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Investment News Kick Out Investments Continue To Rise In Popularity 18471820

Kick out investments continue to rise in popularity

Kick out investments continue to rise in popularity

29 May 2012 / by Oliver Roylance-Smith

In 2011, the kick out plan proved to be one of the most popular investments and this popularity has continued to rise. We take a look at some of the reasons that are driving this ongoing interest, and review our selection of what the market has to offer.

How they work – a quick recap

The Kick Out plan, or autocall to give it the correct investment term, is a market-linked investment which can automatically mature early or ‘kick out’, returning the original capital along with any stated returns. The early maturity can normally occur from the first anniversary and then every year thereafter and is dependent on pre-determined market conditions being achieved, for example, the FTSE being higher than the value at the start of the plan.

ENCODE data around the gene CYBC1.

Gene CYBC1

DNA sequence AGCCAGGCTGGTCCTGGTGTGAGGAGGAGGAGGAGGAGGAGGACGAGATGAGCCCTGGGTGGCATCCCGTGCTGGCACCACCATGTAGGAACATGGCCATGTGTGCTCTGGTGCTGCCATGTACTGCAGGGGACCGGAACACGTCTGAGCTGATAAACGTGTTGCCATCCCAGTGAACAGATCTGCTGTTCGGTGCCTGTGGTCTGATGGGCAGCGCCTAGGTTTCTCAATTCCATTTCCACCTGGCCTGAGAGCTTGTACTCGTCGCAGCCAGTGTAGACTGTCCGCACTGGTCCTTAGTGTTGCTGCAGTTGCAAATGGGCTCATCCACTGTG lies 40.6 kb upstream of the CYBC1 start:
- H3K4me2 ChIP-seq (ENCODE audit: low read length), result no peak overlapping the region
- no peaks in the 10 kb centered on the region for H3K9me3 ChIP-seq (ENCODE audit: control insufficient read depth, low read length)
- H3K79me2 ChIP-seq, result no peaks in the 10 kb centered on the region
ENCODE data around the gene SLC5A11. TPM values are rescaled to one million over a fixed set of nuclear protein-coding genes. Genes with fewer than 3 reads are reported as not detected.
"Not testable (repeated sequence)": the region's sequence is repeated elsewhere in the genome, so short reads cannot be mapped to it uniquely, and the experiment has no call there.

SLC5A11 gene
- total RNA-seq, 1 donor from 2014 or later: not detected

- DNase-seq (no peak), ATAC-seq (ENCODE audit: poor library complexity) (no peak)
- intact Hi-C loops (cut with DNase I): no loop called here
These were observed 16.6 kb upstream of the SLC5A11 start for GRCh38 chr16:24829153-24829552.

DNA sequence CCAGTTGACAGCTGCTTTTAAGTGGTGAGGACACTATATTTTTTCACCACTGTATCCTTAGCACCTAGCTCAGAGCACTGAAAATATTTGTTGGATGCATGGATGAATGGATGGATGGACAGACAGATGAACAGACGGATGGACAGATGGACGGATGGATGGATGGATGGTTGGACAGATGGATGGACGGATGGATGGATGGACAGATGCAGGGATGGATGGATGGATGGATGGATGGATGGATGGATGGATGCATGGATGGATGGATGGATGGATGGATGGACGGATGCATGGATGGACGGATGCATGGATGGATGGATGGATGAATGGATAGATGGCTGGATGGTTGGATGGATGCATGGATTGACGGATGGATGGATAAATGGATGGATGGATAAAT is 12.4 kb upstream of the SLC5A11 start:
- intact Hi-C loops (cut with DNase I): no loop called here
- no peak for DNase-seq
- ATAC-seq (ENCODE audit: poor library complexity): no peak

The other feature of Kick Out plans, common to many structured investments, is the inclusion of what is known as conditional capital protection. This is normally dependent on the underlying index not falling below a certain threshold, normally 50% of the starting value of the index.

An attractive balance

The investor has the benefit of knowing at outset the conditions that need to be met in order to provide the stated returns. Therefore, not only are the plans relatively simple to understand, but they also offer a defined return for a defined level of risk.